But your craving was never a Biden victory, nor was it even a Trump defeat. You believe that your hunger will be finally satiated by impeaching this president without completion of his full term of office. You don't merely seek victory, but you seek obliteration of your nemesis.

The thirst for Trump's destruction will not be slaked, however, even if you're successful today and were the Senate to convict President Trump. Yours will be a Pyrrhic victory, for instead of stopping the Trump train, his movement will grow stronger for you will have made him a martyr.

Surely you are aware of this, and that is why your allies in the media seek to censor conservative voices. Your chums that sit on the boards of corporate America -- yes, the same companies that the left vilifies -- promise to starve Republicans from receiving their PAC donations.

But I bet that the groundswell of support for President Trump and his policies will not go away. You see, the movement he started is based on building an incredibly robust economy on a foundation of lower taxes and fewer regulations that has the wonderful effect of putting more people to work than ever. It is built upon a strong military that is extricated from endless wars. It provides border security, America First trade agreements, Mideast peace and stability.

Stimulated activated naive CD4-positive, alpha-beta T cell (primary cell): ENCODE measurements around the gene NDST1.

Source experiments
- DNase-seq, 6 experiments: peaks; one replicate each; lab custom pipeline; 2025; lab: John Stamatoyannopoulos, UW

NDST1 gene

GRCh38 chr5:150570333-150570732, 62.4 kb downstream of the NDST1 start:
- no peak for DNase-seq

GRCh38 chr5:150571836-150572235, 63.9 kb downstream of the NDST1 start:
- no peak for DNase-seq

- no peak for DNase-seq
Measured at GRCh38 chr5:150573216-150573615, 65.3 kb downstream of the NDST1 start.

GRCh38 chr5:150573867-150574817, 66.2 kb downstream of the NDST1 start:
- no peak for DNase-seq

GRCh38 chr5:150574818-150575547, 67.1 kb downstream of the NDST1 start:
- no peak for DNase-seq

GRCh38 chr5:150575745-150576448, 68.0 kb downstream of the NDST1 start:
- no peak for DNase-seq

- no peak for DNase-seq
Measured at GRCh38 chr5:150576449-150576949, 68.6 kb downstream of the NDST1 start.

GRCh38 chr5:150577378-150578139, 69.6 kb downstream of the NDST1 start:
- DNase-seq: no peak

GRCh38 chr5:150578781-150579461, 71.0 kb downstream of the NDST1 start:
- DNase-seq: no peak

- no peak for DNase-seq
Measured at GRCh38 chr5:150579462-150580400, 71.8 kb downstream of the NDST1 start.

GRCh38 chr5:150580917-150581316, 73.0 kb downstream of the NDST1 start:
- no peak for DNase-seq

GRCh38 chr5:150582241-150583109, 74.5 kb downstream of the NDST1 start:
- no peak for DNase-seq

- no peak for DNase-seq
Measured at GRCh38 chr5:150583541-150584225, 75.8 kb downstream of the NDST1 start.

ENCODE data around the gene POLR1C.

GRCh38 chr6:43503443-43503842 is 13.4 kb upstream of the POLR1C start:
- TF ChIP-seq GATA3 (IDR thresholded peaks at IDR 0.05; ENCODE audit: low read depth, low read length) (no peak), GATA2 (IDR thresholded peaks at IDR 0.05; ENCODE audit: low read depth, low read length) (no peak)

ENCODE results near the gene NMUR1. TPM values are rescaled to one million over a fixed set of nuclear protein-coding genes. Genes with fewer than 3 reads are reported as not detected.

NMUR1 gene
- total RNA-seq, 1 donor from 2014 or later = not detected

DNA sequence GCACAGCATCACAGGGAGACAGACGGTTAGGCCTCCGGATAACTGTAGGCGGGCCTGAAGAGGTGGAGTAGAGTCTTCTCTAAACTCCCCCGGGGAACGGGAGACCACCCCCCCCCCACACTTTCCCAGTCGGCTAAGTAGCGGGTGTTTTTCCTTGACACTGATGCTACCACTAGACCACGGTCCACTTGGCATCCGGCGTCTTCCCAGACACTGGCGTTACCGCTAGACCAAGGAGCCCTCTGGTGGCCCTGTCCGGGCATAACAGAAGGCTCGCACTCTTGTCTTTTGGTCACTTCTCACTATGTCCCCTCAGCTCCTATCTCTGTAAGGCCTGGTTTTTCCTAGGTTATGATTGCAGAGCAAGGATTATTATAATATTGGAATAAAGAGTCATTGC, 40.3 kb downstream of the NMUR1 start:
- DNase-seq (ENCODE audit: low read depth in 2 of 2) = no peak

Those are the things the American people want. Your four-year appetite will be temporarily assuaged, while you will no doubt continue to chase after leaders of this movement, but your appetite will be unfulfilled. I urge you, please, do not -- and I'm mixing metaphors here -- attempt to douse the remaining burning embers of this movement with gasoline, no one wants that.

I urge you please to reconsider the reckless action in which you engage today.

SPEAKER: The gentleman's time has expired.

BIGGS: I yield. SPEAKER: The gentleman from Ohio reserves, the gentleman from New York is recognized.